Notice that this subjunctive uses the "base form" of the verb. The "base form" is the infinitive without the "to."
Thus, "live" is the base form.
"Long may the King live" is another English subjunctive. The words "may, might, let" are indicators of (often used as part of) an English subjunctive.
Go, Duo! (Notice that this imperative uses the "base form of the verb "to go." This imperative is using a subjunctive. Just as Spanish uses the subjunctive for imperatives.)
I was warned in an earlier discussion in this lesson not to go for idioms, but looks like they do require that. Since DL rejected "That the king live!" -- which is actually a more correct translation than "That the king lives!" -- I've reported it. "Long live" expresses a wish, and so does "That the king live." "That the king lives" expresses astonishment that he does at all.
This is a really bizarre sentence. I knew that the english equivalent was "Long live the king", but it's asking for a translation. Since this form has an implied "Quiero (que)...", I put "I want the king to live!". Not something you'd say in english, but the most direct translation. They said the correct translation should be "That the king live!", which doesn't make sense in English.
Being that in almost every other example DL is very literal I put: "Would that the king lives!" While that is not common in English, is it not a correct use of the subjunctive and a correct translation of the sentence? "Long live the king" while a good translation it's not actually what the sentence says in Spanish and not an example of the subjunctive.
That's an interesting and plausible alternative rendering, and at least prior to the past 50 years or so, the "would that..." construct to express wishes or hopes was not so uncommon. But using the English subjunctive equivalent, I believe, it would be "Would that the king live," dropping the 's' from the active verb.
Why not? Well, although it's close, the proper – subjunctive – way to express it in English is to say "That the King live", not "lives," which is indicative voice. After all, it's to be assumed that, yes, the King "lives" at the moment of utterance, but the plea is that he (is hoped to) live into the future. And Skye07 is right that another way to say it is "that the king may live," where the "may" also adds subjunctive flavor.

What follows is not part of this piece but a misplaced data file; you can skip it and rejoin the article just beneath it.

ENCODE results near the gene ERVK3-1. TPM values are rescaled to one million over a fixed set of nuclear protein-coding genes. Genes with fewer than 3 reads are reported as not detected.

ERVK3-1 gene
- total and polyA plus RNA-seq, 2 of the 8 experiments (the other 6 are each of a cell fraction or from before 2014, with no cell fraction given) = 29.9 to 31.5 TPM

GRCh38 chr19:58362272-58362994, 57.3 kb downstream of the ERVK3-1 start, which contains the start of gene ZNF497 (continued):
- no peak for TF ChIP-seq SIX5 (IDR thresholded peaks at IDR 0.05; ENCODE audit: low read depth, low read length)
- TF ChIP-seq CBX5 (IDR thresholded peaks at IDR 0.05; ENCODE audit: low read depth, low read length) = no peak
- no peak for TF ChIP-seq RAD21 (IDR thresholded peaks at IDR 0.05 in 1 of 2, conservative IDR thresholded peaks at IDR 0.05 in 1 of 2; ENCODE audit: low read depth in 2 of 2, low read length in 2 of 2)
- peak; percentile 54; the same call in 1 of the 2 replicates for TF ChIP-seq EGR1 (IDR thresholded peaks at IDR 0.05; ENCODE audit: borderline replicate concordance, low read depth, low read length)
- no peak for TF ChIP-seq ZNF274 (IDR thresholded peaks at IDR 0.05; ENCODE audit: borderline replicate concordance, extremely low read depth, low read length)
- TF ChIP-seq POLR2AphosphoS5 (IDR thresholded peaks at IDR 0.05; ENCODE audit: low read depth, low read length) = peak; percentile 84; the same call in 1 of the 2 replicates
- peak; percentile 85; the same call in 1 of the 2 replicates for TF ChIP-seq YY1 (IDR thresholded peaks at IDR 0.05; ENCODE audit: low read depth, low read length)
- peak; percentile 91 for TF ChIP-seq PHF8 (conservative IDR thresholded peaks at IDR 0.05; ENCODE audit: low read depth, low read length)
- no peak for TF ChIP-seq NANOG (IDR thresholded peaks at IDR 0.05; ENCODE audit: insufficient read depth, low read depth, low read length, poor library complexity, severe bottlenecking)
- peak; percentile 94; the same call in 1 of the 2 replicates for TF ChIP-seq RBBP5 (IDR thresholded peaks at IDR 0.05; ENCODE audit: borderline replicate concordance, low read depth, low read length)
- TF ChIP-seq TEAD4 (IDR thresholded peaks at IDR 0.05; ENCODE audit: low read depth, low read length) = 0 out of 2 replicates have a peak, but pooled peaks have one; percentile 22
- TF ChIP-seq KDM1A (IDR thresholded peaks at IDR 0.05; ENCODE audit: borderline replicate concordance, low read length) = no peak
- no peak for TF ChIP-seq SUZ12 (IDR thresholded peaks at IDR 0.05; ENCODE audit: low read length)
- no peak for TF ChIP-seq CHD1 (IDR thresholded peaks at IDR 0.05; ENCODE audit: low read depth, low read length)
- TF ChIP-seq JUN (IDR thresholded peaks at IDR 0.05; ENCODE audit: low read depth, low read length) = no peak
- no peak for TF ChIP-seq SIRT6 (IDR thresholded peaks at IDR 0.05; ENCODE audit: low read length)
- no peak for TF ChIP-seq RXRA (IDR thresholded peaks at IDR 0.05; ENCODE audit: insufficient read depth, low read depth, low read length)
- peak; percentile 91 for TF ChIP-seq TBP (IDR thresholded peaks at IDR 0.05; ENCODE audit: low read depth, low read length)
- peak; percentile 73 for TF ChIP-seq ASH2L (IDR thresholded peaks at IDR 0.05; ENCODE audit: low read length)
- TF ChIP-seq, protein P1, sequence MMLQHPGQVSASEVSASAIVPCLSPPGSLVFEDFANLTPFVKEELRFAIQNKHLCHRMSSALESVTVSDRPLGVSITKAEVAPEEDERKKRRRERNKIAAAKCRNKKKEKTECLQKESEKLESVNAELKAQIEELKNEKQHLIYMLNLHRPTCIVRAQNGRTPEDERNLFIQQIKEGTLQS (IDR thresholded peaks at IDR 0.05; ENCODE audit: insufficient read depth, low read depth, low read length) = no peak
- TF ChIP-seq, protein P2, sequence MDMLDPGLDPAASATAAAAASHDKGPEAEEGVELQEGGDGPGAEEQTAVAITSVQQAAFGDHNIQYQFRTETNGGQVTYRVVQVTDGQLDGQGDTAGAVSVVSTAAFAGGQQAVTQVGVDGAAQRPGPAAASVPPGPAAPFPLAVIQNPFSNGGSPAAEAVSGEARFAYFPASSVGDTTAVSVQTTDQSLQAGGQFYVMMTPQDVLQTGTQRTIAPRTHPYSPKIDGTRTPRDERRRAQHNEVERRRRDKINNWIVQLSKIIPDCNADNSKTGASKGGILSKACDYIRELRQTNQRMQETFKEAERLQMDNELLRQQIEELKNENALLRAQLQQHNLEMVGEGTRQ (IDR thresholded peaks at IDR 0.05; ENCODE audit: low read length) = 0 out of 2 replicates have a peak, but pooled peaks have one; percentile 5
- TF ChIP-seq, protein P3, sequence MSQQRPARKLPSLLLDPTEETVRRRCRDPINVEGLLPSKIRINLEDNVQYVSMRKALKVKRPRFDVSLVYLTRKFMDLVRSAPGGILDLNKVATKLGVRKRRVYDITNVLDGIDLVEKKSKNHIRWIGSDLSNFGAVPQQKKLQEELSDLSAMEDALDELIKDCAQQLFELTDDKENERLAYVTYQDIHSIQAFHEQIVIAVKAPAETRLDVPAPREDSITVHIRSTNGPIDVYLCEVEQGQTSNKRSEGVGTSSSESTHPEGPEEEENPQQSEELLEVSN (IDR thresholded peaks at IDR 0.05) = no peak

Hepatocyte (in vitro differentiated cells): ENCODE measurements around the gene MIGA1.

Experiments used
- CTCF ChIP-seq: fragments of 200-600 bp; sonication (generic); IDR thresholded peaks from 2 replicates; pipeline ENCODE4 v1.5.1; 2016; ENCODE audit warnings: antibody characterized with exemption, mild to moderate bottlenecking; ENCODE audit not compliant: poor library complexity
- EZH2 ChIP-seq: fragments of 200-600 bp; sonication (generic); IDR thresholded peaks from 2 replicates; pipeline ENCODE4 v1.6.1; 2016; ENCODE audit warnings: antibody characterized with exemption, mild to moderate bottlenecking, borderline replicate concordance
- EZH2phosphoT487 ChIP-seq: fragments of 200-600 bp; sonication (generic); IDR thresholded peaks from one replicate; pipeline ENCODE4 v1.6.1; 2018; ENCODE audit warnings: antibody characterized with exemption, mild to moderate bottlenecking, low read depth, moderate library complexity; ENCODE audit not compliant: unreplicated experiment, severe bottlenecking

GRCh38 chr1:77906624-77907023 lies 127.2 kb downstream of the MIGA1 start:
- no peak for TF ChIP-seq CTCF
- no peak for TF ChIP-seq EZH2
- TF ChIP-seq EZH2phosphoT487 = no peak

Here is where everyone can read the RAE's 22nd edition of the Dictionary of the Spanish Language. In particular, I am referring everyone to sense number 18 and sense number 20. The Spanish term that I am researching is que.
quote from the dictionary:
18: Precede a oraciones no enlazadas con otras.
Que vengas pronto.
20: Después de expresiones de aseveración o juramento sin verbo alguno expreso, precede asimismo al verbo con que empieza a manifestarse aquello que se asevera o jura.
Por Dios, señora, que el autobús ya está completo.
Phillip's translation of the latter illustrated sentence:
― For God's sake, ma'am, the bus is already full.
¡Que viva el rey! is the Duolingo exercise. The Duolingo exercise expresses a similar meaning to the phrase, larga vida al rey. These two are merely similar in meaning. They are not perfectly equal in other ways.
How can a phrase without a verb be equal to a sentence containing a verb? A phrase without a verb cannot be defined as the subjunctive mood. The phrase without a verb can only be compared to a sentence in the subjunctive mood.
I understand why somebody might feel the need to downvote the post by gustavoa6 because gustavoa6 used an equals sign (symbol). And the writer (gustavoa6) fails to explain that the equals sign might be overstating the point because proper translations should not turn a blind eye to grammatical differences.
¡larga vida al rey!
― long life to the king!
an incorrect answer to the Duolingo exercise:
— long life to the king!
I upvoted your post in order to neutralize one of the downvotes. Your solution doesn't deserve the downvotes. Your solution is close enough to provoke me to make a closer inspection.
The people who voted your post down probably have no clue about the fact that the Spanish word, que, can sometimes be (colloquially) translated as "Let..."
¡Que venga pronto!
Let's hope he comes soon!